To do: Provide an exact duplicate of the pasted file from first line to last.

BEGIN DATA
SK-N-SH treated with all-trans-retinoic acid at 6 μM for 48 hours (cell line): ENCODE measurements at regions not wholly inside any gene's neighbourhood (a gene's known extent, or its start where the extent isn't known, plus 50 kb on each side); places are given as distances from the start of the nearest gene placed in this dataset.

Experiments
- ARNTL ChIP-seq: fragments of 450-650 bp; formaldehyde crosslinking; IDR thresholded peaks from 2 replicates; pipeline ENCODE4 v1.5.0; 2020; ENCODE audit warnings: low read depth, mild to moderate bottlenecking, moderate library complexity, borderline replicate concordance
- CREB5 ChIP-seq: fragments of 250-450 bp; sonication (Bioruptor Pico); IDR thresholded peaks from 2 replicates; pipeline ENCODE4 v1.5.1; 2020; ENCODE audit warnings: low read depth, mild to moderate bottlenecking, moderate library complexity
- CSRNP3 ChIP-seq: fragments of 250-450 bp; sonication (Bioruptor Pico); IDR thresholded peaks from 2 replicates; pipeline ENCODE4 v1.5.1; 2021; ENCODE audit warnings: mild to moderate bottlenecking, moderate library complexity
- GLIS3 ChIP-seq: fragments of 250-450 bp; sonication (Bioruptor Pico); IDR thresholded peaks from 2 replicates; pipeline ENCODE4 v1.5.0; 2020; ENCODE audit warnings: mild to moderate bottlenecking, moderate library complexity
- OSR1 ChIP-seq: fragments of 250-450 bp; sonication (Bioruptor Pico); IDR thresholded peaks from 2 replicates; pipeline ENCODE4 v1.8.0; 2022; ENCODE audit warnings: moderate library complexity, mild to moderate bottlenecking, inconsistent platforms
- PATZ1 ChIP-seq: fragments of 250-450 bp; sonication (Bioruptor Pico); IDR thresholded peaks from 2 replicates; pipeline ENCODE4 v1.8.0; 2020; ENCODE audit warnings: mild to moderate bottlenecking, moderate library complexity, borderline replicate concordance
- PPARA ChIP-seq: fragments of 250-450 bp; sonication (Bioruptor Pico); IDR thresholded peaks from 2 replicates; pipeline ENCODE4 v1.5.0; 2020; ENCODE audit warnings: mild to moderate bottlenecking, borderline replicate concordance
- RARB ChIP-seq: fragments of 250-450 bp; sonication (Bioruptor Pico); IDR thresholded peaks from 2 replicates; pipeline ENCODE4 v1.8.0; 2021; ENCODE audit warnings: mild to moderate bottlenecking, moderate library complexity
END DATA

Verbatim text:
SK-N-SH treated with all-trans-retinoic acid at 6 μM for 48 hours (cell line): ENCODE measurements at regions not wholly inside any gene's neighbourhood (a gene's known extent, or its start where the extent isn't known, plus 50 kb on each side); places are given as distances from the start of the nearest gene placed in this dataset.

Experiments
- ARNTL ChIP-seq: fragments of 450-650 bp; formaldehyde crosslinking; IDR thresholded peaks from 2 replicates; pipeline ENCODE4 v1.5.0; 2020; ENCODE audit warnings: low read depth, mild to moderate bottlenecking, moderate library complexity, borderline replicate concordance
- CREB5 ChIP-seq: fragments of 250-450 bp; sonication (Bioruptor Pico); IDR thresholded peaks from 2 replicates; pipeline ENCODE4 v1.5.1; 2020; ENCODE audit warnings: low read depth, mild to moderate bottlenecking, moderate library complexity
- CSRNP3 ChIP-seq: fragments of 250-450 bp; sonication (Bioruptor Pico); IDR thresholded peaks from 2 replicates; pipeline ENCODE4 v1.5.1; 2021; ENCODE audit warnings: mild to moderate bottlenecking, moderate library complexity
- GLIS3 ChIP-seq: fragments of 250-450 bp; sonication (Bioruptor Pico); IDR thresholded peaks from 2 replicates; pipeline ENCODE4 v1.5.0; 2020; ENCODE audit warnings: mild to moderate bottlenecking, moderate library complexity
- OSR1 ChIP-seq: fragments of 250-450 bp; sonication (Bioruptor Pico); IDR thresholded peaks from 2 replicates; pipeline ENCODE4 v1.8.0; 2022; ENCODE audit warnings: moderate library complexity, mild to moderate bottlenecking, inconsistent platforms
- PATZ1 ChIP-seq: fragments of 250-450 bp; sonication (Bioruptor Pico); IDR thresholded peaks from 2 replicates; pipeline ENCODE4 v1.8.0; 2020; ENCODE audit warnings: mild to moderate bottlenecking, moderate library complexity, borderline replicate concordance
- PPARA ChIP-seq: fragments of 250-450 bp; sonication (Bioruptor Pico); IDR thresholded peaks from 2 replicates; pipeline ENCODE4 v1.5.0; 2020; ENCODE audit warnings: mild to moderate bottlenecking, borderline replicate concordance
- RARB ChIP-seq: fragments of 250-450 bp; sonication (Bioruptor Pico); IDR thresholded peaks from 2 replicates; pipeline ENCODE4 v1.8.0; 2021; ENCODE audit warnings: mild to moderate bottlenecking, moderate library complexity